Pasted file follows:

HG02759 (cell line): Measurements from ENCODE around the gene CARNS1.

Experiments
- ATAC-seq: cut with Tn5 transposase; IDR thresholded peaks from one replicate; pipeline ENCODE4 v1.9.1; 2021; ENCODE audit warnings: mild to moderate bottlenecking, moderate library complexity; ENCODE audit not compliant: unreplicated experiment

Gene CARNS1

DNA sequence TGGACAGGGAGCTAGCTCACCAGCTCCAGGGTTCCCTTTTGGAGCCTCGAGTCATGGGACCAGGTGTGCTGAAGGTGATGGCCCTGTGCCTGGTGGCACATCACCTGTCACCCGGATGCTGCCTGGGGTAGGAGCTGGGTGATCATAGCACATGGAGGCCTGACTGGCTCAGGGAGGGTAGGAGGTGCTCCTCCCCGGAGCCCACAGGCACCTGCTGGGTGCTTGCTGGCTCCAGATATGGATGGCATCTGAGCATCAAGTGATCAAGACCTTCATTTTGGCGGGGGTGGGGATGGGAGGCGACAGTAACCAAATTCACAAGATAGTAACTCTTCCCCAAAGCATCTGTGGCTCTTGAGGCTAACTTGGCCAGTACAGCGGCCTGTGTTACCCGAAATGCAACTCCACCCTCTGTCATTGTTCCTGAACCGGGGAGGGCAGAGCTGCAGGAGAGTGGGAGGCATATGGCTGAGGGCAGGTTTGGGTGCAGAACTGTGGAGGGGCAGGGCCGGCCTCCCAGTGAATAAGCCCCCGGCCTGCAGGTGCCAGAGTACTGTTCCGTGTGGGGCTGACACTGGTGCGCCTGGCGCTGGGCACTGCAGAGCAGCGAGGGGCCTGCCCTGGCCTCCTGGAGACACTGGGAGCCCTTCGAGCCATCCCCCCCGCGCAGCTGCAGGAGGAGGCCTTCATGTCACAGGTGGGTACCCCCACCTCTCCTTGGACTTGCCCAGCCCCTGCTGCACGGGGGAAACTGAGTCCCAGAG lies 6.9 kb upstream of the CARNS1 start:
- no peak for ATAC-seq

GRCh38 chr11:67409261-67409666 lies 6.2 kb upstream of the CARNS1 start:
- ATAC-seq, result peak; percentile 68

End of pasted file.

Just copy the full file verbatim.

HG02759 (cell line): Measurements from ENCODE around the gene CARNS1.

Experiments
- ATAC-seq: cut with Tn5 transposase; IDR thresholded peaks from one replicate; pipeline ENCODE4 v1.9.1; 2021; ENCODE audit warnings: mild to moderate bottlenecking, moderate library complexity; ENCODE audit not compliant: unreplicated experiment

Gene CARNS1

DNA sequence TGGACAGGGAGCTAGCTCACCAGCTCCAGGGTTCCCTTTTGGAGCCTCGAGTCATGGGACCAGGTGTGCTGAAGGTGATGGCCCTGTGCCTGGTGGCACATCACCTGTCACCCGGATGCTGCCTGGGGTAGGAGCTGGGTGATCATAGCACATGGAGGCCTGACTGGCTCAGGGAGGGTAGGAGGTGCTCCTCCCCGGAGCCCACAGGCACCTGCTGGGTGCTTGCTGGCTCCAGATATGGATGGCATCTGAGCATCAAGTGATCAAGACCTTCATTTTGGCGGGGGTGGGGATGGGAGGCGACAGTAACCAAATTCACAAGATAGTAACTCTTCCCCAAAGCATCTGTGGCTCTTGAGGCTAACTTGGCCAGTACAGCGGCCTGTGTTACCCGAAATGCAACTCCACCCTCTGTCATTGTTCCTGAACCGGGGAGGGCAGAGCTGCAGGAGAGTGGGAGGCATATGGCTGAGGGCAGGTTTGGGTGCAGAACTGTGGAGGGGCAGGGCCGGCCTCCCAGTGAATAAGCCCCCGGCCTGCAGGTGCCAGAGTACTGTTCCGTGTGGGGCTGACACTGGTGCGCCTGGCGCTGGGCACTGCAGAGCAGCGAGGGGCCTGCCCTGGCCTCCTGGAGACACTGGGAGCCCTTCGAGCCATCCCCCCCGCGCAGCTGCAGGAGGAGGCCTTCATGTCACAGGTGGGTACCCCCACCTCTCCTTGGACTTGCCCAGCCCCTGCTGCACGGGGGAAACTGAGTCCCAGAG lies 6.9 kb upstream of the CARNS1 start:
- no peak for ATAC-seq

GRCh38 chr11:67409261-67409666 lies 6.2 kb upstream of the CARNS1 start:
- ATAC-seq, result peak; percentile 68